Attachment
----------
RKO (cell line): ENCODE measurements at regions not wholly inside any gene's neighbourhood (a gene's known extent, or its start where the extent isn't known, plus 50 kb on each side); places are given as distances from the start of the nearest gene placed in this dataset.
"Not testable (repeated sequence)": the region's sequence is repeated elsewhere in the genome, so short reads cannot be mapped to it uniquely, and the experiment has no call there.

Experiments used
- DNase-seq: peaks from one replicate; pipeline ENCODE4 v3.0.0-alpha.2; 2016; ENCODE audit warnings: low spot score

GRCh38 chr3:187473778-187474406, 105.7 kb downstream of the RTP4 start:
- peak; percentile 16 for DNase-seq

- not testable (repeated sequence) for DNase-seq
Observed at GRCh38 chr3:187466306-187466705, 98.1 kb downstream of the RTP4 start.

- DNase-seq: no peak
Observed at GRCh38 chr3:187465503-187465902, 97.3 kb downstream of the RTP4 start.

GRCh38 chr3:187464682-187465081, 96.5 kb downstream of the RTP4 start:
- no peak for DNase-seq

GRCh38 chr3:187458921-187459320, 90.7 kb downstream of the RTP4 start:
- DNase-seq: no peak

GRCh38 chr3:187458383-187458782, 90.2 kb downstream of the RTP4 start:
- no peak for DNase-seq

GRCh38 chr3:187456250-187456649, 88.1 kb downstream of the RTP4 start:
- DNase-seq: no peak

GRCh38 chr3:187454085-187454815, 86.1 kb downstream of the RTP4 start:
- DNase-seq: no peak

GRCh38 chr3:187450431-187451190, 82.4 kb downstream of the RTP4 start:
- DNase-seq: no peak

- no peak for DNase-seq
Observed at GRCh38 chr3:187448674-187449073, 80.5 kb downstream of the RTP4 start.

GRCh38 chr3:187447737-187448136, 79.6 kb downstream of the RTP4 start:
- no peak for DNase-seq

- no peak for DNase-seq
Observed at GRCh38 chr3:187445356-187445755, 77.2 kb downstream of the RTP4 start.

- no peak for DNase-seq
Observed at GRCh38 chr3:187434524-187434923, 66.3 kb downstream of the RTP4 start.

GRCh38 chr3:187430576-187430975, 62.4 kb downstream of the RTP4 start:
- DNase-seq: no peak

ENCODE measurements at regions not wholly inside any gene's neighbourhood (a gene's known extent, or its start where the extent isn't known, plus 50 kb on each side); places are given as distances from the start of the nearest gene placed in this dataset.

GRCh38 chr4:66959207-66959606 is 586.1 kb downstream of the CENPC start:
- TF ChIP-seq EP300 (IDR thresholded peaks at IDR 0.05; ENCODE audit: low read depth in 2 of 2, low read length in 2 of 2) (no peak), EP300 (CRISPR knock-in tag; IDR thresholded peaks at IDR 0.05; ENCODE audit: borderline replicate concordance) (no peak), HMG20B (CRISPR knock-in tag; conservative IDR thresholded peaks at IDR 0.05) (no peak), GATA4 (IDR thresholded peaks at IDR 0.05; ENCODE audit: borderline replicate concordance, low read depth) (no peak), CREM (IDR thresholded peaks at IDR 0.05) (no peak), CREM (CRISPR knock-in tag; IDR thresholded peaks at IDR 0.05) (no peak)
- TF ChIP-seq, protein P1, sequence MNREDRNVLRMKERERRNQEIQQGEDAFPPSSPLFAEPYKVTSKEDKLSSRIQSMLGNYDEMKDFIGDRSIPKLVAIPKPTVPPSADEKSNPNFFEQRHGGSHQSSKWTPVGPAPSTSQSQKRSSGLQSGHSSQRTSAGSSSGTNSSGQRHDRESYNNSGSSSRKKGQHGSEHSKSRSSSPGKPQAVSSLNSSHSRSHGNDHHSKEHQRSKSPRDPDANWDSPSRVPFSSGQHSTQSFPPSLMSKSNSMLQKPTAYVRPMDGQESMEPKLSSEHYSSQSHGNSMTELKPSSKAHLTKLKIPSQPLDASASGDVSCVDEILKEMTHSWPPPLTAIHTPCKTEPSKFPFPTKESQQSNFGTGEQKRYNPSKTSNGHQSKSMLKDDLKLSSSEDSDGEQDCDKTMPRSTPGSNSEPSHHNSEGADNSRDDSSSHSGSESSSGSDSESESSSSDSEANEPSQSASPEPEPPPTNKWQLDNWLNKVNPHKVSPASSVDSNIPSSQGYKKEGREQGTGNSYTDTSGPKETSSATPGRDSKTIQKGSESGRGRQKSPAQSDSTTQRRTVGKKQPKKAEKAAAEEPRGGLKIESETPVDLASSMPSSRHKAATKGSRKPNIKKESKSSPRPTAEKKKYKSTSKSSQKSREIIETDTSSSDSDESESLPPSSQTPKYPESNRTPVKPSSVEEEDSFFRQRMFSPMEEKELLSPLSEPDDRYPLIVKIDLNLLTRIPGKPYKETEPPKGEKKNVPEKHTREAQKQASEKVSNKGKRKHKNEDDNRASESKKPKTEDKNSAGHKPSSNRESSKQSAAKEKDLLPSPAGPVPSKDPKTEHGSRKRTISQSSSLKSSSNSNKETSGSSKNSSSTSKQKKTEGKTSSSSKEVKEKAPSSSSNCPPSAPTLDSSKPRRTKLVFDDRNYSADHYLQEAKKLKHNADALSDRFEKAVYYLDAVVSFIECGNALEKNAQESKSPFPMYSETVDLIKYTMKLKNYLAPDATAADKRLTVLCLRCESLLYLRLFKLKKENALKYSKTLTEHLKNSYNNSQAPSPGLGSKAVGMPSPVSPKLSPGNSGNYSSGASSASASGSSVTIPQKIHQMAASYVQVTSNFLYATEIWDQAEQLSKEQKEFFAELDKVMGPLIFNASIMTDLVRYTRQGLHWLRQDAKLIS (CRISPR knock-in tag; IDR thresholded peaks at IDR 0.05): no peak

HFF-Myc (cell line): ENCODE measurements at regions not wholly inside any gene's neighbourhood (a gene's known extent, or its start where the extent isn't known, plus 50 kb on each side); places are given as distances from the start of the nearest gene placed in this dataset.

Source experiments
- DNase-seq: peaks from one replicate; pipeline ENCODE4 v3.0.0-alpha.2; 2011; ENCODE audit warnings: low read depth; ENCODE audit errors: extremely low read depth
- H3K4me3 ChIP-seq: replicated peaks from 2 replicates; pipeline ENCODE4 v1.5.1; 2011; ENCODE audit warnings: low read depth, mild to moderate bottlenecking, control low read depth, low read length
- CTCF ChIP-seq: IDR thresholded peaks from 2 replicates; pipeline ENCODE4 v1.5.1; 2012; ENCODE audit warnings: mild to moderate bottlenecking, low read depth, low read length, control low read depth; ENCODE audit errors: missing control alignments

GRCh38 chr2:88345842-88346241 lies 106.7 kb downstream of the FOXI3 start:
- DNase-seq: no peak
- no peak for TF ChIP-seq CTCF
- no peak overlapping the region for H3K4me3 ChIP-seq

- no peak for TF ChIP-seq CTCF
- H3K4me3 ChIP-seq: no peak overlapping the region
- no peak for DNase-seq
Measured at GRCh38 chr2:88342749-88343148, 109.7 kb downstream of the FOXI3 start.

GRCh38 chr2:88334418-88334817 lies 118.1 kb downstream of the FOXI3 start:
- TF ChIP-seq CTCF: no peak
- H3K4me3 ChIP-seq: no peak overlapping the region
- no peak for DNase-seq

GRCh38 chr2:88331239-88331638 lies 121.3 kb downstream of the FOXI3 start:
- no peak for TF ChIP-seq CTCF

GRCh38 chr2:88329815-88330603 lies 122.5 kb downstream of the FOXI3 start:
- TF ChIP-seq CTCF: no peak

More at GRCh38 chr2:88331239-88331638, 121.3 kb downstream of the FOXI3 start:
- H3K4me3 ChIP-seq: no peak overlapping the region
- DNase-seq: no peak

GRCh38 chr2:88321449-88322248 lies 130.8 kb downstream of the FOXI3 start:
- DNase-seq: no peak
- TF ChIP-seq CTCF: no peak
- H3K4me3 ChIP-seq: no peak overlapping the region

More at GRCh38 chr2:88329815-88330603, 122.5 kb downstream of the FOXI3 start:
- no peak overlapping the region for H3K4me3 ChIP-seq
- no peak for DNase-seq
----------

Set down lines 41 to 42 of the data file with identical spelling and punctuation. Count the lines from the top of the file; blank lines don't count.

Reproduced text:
- CTCF ChIP-seq: IDR thresholded peaks from 2 replicates; pipeline ENCODE4 v1.5.1; 2012; ENCODE audit warnings: mild to moderate bottlenecking, low read depth, low read length, control low read depth; ENCODE audit errors: missing control alignments

GRCh38 chr2:88345842-88346241 lies 106.7 kb downstream of the FOXI3 start: